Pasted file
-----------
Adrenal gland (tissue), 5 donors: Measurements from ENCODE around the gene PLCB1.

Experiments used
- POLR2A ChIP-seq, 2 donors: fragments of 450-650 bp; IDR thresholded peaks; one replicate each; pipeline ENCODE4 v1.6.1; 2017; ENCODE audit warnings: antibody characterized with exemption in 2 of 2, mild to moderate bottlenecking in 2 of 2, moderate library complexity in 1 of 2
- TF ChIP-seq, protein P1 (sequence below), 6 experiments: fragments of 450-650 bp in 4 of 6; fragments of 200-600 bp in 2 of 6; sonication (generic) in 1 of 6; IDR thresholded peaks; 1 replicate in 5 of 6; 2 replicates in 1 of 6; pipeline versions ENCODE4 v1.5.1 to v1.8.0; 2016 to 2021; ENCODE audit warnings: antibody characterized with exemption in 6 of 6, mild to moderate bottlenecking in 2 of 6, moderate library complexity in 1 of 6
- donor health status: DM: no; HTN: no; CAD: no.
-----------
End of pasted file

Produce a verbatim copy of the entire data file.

Adrenal gland (tissue), 5 donors: Measurements from ENCODE around the gene PLCB1.

Experiments used
- POLR2A ChIP-seq, 2 donors: fragments of 450-650 bp; IDR thresholded peaks; one replicate each; pipeline ENCODE4 v1.6.1; 2017; ENCODE audit warnings: antibody characterized with exemption in 2 of 2, mild to moderate bottlenecking in 2 of 2, moderate library complexity in 1 of 2
- TF ChIP-seq, protein P1 (sequence below), 6 experiments: fragments of 450-650 bp in 4 of 6; fragments of 200-600 bp in 2 of 6; sonication (generic) in 1 of 6; IDR thresholded peaks; 1 replicate in 5 of 6; 2 replicates in 1 of 6; pipeline versions ENCODE4 v1.5.1 to v1.8.0; 2016 to 2021; ENCODE audit warnings: antibody characterized with exemption in 6 of 6, mild to moderate bottlenecking in 2 of 6, moderate library complexity in 1 of 6
- donor health status: DM: no; HTN: no; CAD: no.